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Periodical article Periodical article Leiden University catalogue Leiden University catalogue WorldCat catalogue WorldCat
Title:You are What You Eat Up: Deposing Chiefs in Early Colonial Natal, 1847-58
Author:McClendon, Thomas
Year:2006
Periodical:The Journal of African History
Volume:47
Issue:2
Pages:259-279
Language:English
Geographic terms:South Africa
Natal
Subjects:military operations
traditional rulers
colonial administration
power
1840-1849
1850-1859
colonialism
History and Exploration
Peoples of Africa (Ethnic Groups)
Ethnic and Race Relations
About person:Theophilus Shepstone (1817-1893)ISNI
Link:http://ejournals.ebsco.com/direct.asp?ArticleID=4244B69F658803411310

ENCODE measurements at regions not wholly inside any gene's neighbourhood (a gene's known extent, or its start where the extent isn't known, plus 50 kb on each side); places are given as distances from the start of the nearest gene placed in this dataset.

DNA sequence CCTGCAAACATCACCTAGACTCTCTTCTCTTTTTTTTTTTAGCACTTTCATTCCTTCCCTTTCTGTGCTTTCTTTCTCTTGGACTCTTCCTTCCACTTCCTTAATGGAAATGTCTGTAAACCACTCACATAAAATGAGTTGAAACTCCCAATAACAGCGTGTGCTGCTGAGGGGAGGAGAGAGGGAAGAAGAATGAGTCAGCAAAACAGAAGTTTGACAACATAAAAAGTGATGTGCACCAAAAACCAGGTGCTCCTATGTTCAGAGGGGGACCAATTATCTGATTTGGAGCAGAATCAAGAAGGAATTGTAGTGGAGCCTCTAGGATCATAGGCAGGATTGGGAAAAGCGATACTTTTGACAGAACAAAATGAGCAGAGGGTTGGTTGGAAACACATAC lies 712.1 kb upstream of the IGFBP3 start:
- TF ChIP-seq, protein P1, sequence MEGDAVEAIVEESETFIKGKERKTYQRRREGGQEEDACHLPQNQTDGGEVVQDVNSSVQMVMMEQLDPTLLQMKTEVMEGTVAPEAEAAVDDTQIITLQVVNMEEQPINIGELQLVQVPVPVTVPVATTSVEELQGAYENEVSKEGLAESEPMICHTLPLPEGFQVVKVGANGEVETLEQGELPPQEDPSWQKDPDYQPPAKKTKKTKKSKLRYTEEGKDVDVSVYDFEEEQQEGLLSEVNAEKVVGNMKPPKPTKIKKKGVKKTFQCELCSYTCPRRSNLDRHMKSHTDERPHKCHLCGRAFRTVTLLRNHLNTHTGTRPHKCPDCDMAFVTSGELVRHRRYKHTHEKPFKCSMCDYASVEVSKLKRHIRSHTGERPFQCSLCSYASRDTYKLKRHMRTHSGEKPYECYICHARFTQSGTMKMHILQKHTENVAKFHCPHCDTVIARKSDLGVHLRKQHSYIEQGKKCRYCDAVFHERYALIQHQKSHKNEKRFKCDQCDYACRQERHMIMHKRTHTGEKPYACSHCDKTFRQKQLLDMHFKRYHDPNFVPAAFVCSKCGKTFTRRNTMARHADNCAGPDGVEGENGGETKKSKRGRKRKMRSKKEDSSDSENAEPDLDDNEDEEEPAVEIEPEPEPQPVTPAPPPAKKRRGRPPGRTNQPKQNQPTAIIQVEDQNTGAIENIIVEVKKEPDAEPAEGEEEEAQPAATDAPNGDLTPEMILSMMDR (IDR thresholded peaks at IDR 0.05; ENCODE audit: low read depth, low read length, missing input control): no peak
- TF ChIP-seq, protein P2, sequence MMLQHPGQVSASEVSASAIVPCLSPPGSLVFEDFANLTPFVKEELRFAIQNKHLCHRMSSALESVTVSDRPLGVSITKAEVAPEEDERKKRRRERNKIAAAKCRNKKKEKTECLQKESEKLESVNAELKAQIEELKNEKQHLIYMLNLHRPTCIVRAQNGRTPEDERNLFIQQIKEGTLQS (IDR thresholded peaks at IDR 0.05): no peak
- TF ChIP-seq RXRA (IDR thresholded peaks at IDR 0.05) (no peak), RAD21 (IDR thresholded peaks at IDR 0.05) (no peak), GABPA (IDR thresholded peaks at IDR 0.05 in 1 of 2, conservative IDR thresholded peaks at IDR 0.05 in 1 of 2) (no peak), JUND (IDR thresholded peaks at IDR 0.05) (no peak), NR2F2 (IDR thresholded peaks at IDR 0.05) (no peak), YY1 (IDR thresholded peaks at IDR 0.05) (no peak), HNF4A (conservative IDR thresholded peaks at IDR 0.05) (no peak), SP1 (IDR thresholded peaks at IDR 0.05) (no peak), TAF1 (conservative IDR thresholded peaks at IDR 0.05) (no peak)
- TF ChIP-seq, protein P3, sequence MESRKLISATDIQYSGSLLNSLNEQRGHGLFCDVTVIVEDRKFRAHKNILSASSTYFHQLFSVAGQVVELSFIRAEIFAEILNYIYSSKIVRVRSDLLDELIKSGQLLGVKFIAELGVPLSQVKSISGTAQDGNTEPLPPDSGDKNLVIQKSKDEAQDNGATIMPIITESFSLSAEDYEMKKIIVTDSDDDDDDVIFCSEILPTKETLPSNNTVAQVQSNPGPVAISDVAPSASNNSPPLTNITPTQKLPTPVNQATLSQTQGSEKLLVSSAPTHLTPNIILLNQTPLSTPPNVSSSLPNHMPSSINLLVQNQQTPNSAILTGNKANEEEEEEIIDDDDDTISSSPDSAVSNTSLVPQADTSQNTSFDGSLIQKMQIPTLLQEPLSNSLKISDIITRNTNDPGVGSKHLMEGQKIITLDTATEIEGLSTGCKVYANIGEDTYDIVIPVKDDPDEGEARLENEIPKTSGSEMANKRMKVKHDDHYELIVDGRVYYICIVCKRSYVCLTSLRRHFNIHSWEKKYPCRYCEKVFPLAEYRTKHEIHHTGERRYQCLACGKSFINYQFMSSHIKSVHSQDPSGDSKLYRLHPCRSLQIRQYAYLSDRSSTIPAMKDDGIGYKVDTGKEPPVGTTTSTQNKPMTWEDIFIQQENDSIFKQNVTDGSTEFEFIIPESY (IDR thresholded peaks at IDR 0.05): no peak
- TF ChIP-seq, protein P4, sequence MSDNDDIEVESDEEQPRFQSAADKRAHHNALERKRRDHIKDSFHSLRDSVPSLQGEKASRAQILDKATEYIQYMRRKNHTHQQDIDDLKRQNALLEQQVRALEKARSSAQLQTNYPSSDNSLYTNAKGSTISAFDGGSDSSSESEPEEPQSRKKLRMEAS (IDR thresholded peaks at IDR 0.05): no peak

Abstract:On three occasions within the first thirteen years after the establishment of the British colony of Natal in 1845, subject African chiefs found themselves attacked, put to flight and deposed by the government. In each case, the official who coordinated the attacks was Natal's powerful Secretary for Native Affairs (SNA) Theophilus Shepstone. This article examines these three incidents, involving struggles between Shepstone and his colonial State against non-submissive chiefs Fodo of the Pondo (in 1847), his cousin Sidoyi (1857) and Matshana of the Sithole (1858). In each case, the chief or his followers acted in ways that implicitly challenged the authority of the colonial State, then refused a summons to answer charges, leading the colonial authorities to take military action against the chiefs and their loyal followers. In each case, colonial forces succeeded relatively quickly in establishing military supremacy over the chief's territory, and in confiscating large numbers of cattle belonging to the rebellious chiefdom. The chiefs themselves escaped and crossed the border out of Natal into neighbouring African kingdoms. The chiefs were deposed and, in the first two cases, replaced with colonial protégés. In the last conflict, that with Matshana in 1858, the colonial State followed through by disbanding the chiefdom and scattering its constituents, as it was to do with Langalibalele's Hlubi in 1873. What do these incidents reveal about power and authority in a nascent colonial State? The author argues that in their obsession with asserting authority over recalcitrant African chiefs, colonial officials in Natal reflected and assumed both real and imagined African styles of the exercise of sovereignty and lordship. Notes, ref., sum. [ASC Leiden abstract]
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